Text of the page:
I realized during what was my fourth trip to Mexico since moving to Texas that I had not written even a word regarding my visits and adventures. That is a shame, really, as there is really quite a bit that I should have shared about my travels to Monterrey, Playa del Carmen, and Akumal. This post, however, is about my most recent trip to Mexico City, DF.
Ciudad De Mexico [Distrito Federal]
After being forced to take vacation for the entire week of Thanksgiving, I made a somewhat quick and spontaneous decision to travel to Mexico City to see what it was about. The enticing airfare from Austin to DF made the decision even easier, as AeroMexico was offering a promotional rate for their new direct flight. It actually cost less for me to fly internationally to Mexico for the week that to fly back home to Ohio. And, to seal the deal, my friend, Gaby, who I had met in Barcelona last year, is a native-born Chilango from Mexico City, and had invited me to visit.
Next step was to get some friends involved. Of course I would be visiting Gaby, but it took a bit of convincing to get my Mexico travel buddy, Alex, to come along. Eventually, he, as well as his friend, Chris, agreed to come. All of us had studied in Spain and at least have some basic levels of Spanish, with (according to them) mine being the best.
Day 1 [The Arrival]
My eyes open. I am on a plane. I look out of the window for a sense of orientation, and there lies the vast expanse of seemingly infinite housing that is Mexico City. My jaw dropped- partially out of awe, and partially to equalize the pressure in my ears. We certainly didn’t have to descend as much as I am accustomed to, as Mexico City’s altitude is nearly 7350ft. After landing a bit late, the passengers were forced to sit on the plane for what felt like twenty five minutes as we waited for a bus to pick us up. Really, it felt quite unorganized and unprofessional. There is no reason they shouldn’t have expected us and had a bus there ready to go. I’m going to give them slack, though, solely because the airport was under heavy construction and the clearly new terminal was vacant of any docked airplanes. Certainly they were running low on resources until the new terminal was ready.
After going through immigration and grabbing my backpack, I waited in line to pass through customs. Over the crowd I saw a smiling face accompanied by a waving hand. Gaby. It was so good to see her smile again, and after customs was sure that I was not trafficking any illegal materials, I ran out and gave her a hug. The smell of the airport reminded me of Venezuela, the site of Gaby reminded me of Spain, and yet I was in a new place all together.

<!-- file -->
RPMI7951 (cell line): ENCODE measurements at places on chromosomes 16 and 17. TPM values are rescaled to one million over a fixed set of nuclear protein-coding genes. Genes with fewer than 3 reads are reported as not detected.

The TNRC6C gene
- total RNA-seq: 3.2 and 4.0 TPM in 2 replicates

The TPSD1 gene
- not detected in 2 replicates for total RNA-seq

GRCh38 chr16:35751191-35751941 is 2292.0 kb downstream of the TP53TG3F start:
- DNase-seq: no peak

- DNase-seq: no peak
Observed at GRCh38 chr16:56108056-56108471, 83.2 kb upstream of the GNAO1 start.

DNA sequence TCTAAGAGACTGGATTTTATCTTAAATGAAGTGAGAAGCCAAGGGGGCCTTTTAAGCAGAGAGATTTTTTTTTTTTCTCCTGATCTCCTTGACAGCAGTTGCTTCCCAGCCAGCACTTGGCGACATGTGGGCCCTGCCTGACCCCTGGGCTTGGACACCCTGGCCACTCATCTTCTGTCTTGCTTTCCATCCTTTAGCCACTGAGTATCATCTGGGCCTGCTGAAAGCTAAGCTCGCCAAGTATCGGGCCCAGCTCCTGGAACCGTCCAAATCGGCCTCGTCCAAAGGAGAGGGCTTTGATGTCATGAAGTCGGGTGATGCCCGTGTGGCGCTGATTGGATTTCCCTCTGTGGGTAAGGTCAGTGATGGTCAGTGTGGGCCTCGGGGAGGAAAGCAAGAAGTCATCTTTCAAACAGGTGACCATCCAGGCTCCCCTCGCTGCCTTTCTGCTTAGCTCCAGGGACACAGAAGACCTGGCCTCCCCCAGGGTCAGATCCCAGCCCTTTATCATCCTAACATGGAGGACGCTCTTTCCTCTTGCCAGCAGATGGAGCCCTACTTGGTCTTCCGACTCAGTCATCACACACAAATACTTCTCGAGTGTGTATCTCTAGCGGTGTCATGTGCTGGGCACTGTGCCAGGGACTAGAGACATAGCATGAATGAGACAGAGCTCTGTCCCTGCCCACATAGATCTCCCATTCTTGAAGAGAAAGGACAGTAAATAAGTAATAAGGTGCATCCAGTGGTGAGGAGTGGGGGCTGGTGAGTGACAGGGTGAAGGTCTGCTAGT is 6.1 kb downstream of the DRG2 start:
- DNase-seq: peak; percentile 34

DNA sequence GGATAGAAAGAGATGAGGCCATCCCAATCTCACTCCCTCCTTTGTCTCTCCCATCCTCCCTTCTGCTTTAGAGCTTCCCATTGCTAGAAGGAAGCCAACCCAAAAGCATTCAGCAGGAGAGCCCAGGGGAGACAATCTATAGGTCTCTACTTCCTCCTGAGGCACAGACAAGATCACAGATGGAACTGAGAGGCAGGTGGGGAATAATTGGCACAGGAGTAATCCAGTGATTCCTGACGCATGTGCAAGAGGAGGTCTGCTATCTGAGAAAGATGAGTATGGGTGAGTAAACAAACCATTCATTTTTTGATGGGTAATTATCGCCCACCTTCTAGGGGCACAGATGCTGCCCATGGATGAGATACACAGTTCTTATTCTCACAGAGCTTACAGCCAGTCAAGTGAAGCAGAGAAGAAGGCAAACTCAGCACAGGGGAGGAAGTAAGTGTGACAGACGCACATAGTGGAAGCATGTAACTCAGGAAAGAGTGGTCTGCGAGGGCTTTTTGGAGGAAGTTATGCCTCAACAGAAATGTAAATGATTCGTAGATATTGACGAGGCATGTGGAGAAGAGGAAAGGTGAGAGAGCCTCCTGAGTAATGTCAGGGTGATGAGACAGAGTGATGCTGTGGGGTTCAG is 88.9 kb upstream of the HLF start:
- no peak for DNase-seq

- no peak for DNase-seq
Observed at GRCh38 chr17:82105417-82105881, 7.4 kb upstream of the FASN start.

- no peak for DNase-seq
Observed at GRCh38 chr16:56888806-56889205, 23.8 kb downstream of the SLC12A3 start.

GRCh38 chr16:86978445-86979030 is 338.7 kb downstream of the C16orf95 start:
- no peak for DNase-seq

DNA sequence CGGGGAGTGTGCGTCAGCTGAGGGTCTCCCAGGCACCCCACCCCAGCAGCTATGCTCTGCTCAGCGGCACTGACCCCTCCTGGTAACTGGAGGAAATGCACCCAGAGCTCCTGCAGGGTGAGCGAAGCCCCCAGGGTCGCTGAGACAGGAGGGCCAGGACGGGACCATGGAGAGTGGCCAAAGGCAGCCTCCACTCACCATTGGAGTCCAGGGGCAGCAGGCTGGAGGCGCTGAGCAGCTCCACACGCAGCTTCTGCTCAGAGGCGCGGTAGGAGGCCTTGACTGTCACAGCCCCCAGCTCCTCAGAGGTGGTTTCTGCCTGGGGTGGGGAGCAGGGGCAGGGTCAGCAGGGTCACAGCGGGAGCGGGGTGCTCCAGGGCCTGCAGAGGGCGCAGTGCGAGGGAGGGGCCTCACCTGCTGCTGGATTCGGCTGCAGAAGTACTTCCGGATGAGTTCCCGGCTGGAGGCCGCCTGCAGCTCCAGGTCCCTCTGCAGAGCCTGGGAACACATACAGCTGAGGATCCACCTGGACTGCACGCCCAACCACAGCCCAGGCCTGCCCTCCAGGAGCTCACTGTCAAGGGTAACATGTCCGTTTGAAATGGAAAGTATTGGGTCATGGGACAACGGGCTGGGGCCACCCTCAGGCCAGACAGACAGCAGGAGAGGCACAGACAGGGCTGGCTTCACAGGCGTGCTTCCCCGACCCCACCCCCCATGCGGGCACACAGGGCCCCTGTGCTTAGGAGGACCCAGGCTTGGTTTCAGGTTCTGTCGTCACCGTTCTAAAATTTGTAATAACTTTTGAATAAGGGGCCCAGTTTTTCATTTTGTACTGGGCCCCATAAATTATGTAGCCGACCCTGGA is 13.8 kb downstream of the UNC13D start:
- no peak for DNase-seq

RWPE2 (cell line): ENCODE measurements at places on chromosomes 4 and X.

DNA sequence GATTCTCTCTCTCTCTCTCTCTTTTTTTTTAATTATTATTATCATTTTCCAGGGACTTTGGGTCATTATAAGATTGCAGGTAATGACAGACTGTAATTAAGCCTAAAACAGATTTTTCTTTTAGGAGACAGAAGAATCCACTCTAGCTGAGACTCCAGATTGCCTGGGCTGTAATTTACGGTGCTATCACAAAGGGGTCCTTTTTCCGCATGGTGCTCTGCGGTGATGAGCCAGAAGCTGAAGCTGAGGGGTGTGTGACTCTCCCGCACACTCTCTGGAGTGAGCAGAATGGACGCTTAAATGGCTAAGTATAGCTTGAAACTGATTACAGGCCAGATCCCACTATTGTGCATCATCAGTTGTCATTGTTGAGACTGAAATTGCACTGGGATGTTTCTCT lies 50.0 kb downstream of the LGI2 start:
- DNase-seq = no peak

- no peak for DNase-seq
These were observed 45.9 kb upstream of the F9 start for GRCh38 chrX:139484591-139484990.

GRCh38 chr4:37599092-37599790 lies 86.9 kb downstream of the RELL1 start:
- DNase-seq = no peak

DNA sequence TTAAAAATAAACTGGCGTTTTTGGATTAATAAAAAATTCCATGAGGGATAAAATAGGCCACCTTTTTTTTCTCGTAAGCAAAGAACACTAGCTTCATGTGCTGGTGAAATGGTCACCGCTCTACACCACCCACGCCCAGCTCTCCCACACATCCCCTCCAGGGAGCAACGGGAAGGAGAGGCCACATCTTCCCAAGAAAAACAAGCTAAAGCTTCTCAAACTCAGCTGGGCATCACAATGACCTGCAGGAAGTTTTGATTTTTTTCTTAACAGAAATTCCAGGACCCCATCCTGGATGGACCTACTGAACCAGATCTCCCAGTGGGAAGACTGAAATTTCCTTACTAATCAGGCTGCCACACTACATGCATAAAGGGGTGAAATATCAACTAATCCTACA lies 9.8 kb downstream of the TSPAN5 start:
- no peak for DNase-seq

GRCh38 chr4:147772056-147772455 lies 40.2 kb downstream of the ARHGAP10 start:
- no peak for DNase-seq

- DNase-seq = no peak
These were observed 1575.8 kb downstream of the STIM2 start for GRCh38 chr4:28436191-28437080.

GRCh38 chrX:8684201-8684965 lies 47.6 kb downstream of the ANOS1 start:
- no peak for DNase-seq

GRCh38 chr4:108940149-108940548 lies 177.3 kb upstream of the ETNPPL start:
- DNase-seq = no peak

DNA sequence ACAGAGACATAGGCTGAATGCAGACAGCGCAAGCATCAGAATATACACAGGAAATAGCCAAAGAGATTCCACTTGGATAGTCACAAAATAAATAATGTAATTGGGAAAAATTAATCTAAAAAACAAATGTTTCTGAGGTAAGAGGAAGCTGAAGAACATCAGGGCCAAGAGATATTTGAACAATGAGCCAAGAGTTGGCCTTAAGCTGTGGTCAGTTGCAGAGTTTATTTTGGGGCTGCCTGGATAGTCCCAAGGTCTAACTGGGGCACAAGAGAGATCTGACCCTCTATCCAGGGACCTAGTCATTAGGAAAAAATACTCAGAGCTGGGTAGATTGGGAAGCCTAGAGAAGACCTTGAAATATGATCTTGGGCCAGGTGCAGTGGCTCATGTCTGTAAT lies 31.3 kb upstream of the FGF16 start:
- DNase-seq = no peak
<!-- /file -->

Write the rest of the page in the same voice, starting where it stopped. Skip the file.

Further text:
Gaby was kind enough to offer to pick me up at the airport and take her to her family’s home in northern Mexico City. I had been in cars in Mexico before. Nothing, though, had prepared me for the chaos that is driving in Mexico City. Luckily, I was not the one doing it, or I certainly would have crashed Gaby’s brand-new Renault Clio within minutes of starting it. I was amazed at how simply unorganized the driving was, yet how, beneath the surface, it all worked out and people got to their destinations anyways. It is simply a different mindset than what I am accustomed to, and even what I had seen in Venezuela, Europe, and the rest of Mexico.
We arrived at her home, where I was greeted by her mother and shown to their guest room which was in a separate building in the back of their house.
It reminded me of the house that Emily had lived in in Venezuela, which had a completely separate house containing the guest bedroom, bathroom, etc. I left my bags and talked for a bit with my hosts, after which we left to grab dinner at a vegetarian-friendly restaurant back towards downtown, called Buena Tierra [good land]. It just so happens that this was exactly the same restaurant chain that Natalie, my cousin, had taken me to when I first arrived to Playa del Carmen. Apparently this is the best place to take vegetarians on their first day in Mexico.
We then went out to a bar/club called SkyBar, which was quite fun. They played some of the good old dance songs that she and I had danced to in Barcelona, and it brought back some fun memories. My Spanish, by this point, was nearly back up to full speed as if I had never stopped speaking it for over a year.
A ride home, a jump in the cold shower water to get the smoke smell off, and a bit of arranging of my luggage, I was asleep.